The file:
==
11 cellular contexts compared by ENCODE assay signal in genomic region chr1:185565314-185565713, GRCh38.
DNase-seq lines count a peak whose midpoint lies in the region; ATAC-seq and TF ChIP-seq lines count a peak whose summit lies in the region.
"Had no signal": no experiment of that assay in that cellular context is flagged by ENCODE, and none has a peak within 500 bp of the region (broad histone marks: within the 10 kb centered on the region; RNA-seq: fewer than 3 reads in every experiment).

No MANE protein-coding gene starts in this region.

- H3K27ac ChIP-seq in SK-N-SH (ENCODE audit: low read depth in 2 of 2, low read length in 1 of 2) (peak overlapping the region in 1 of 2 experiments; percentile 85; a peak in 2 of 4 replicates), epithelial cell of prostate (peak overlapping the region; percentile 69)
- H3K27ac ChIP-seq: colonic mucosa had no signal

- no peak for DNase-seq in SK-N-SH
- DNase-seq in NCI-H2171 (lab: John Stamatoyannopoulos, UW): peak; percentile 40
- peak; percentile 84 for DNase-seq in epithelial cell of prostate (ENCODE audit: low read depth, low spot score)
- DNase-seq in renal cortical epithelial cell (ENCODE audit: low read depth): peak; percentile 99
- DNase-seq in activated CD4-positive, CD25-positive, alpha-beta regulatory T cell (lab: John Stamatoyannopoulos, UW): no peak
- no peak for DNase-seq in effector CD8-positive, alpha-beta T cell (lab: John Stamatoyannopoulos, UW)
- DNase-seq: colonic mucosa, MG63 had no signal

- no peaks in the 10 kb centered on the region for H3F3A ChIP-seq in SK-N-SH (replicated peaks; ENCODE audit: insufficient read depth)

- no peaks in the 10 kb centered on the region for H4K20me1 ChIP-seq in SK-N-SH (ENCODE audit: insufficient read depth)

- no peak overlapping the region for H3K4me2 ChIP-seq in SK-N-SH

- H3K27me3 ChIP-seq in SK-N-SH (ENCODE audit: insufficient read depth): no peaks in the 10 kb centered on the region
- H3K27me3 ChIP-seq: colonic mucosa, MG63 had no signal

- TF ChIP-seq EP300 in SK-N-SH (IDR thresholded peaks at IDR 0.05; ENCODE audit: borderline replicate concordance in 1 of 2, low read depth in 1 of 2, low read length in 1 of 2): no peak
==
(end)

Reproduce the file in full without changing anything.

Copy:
11 cellular contexts compared by ENCODE assay signal in genomic region chr1:185565314-185565713, GRCh38.
DNase-seq lines count a peak whose midpoint lies in the region; ATAC-seq and TF ChIP-seq lines count a peak whose summit lies in the region.
"Had no signal": no experiment of that assay in that cellular context is flagged by ENCODE, and none has a peak within 500 bp of the region (broad histone marks: within the 10 kb centered on the region; RNA-seq: fewer than 3 reads in every experiment).

No MANE protein-coding gene starts in this region.

- H3K27ac ChIP-seq in SK-N-SH (ENCODE audit: low read depth in 2 of 2, low read length in 1 of 2) (peak overlapping the region in 1 of 2 experiments; percentile 85; a peak in 2 of 4 replicates), epithelial cell of prostate (peak overlapping the region; percentile 69)
- H3K27ac ChIP-seq: colonic mucosa had no signal

- no peak for DNase-seq in SK-N-SH
- DNase-seq in NCI-H2171 (lab: John Stamatoyannopoulos, UW): peak; percentile 40
- peak; percentile 84 for DNase-seq in epithelial cell of prostate (ENCODE audit: low read depth, low spot score)
- DNase-seq in renal cortical epithelial cell (ENCODE audit: low read depth): peak; percentile 99
- DNase-seq in activated CD4-positive, CD25-positive, alpha-beta regulatory T cell (lab: John Stamatoyannopoulos, UW): no peak
- no peak for DNase-seq in effector CD8-positive, alpha-beta T cell (lab: John Stamatoyannopoulos, UW)
- DNase-seq: colonic mucosa, MG63 had no signal

- no peaks in the 10 kb centered on the region for H3F3A ChIP-seq in SK-N-SH (replicated peaks; ENCODE audit: insufficient read depth)

- no peaks in the 10 kb centered on the region for H4K20me1 ChIP-seq in SK-N-SH (ENCODE audit: insufficient read depth)

- no peak overlapping the region for H3K4me2 ChIP-seq in SK-N-SH

- H3K27me3 ChIP-seq in SK-N-SH (ENCODE audit: insufficient read depth): no peaks in the 10 kb centered on the region
- H3K27me3 ChIP-seq: colonic mucosa, MG63 had no signal

- TF ChIP-seq EP300 in SK-N-SH (IDR thresholded peaks at IDR 0.05; ENCODE audit: borderline replicate concordance in 1 of 2, low read depth in 1 of 2, low read length in 1 of 2): no peak